Benjamin Netanyahu, Israel’s prime minister, seemed a little discomfited by the coverage. He was handed the report more than a fortnight earlier but was apparently reluctant to make it public.
Downplaying the Levy report’s significance may prove unwise, however. If Netanyahu is embarrassed, it is only because of the timing of the report’s publication rather than its substance.
It was, after all, Netanyahu himself who established the committee earlier this year to assess the legality of the Jewish settlers’ “outposts,” ostensibly unauthorized by the government, that have spread like wild seeds across the West Bank.
He hand-picked its three members, all diehard supporters of the settlements, and received the verdict he expected — that the settlements are legal. Certainly, Levy’s opinion should have come as no surprise. In 2005 he was the only Israeli high courtjudge to oppose the government’s decision to withdraw the settlers from Gaza.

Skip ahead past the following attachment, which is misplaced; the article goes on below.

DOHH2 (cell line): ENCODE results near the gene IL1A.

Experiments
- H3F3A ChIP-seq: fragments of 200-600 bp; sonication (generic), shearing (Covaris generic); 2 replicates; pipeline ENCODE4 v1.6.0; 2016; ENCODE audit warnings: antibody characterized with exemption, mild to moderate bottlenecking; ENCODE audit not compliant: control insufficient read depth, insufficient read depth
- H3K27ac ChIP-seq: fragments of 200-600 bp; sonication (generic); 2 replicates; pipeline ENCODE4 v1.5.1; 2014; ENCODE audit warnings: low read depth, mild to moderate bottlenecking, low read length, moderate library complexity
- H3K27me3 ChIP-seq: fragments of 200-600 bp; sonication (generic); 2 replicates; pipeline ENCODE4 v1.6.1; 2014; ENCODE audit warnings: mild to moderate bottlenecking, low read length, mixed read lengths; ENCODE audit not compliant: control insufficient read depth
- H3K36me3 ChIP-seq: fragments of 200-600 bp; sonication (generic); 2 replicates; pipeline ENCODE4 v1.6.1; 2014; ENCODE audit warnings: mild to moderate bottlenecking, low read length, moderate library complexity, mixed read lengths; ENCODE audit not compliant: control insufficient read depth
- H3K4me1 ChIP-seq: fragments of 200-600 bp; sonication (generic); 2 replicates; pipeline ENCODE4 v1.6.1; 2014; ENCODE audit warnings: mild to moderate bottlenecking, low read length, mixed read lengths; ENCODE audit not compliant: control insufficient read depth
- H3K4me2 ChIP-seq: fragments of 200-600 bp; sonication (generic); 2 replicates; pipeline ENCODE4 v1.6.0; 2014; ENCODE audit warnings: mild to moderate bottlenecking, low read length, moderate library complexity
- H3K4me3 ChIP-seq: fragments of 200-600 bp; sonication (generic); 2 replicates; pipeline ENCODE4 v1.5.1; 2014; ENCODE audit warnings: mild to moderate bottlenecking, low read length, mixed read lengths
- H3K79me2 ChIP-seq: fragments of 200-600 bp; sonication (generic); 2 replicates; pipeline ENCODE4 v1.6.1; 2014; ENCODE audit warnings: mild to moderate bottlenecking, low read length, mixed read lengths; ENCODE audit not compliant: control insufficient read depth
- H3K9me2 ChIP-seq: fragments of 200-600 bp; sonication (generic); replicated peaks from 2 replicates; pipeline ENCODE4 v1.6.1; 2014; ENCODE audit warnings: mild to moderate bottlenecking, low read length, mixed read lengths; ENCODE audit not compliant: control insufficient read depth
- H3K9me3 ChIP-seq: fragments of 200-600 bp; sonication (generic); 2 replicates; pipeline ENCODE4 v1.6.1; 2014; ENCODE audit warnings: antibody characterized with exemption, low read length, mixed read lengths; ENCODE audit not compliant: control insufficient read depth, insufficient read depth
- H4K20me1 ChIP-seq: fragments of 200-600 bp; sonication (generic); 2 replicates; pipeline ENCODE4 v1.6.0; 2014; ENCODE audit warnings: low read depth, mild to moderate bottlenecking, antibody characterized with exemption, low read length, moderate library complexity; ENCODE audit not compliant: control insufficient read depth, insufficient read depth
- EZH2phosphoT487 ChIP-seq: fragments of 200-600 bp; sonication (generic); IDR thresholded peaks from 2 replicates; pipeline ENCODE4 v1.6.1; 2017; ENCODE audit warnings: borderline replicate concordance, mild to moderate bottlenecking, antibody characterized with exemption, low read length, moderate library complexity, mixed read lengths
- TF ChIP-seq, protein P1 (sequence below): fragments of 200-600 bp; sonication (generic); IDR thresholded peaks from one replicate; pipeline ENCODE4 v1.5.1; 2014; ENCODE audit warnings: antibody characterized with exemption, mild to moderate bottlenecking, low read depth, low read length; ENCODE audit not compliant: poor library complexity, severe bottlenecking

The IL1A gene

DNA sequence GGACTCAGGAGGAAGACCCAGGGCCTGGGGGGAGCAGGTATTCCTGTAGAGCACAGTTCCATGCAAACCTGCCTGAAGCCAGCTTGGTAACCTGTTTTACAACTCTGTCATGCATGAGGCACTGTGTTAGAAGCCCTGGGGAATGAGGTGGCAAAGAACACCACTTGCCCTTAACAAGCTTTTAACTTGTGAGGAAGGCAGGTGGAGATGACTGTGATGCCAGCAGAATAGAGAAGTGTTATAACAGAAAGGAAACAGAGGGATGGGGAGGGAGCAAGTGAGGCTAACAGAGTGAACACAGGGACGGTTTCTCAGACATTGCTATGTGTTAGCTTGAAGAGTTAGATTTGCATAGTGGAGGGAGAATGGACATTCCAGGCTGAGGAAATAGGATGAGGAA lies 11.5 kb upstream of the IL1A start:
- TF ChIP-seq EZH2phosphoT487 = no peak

Legal commentators too have been dismissive of the report. They have concentrated more on Levy’s dubious reasoning than on the report’s political significance.
They have noted that Theodor Meron, the foreign ministry’s legal advisor in 1967, expressly warned the government in the wake of the war that year that settling civilians in the newly seized territory was a violation of the Fourth Geneva Convention.
Experts have also pointed to the difficulties Israel will face if it adopts Levy’s position. More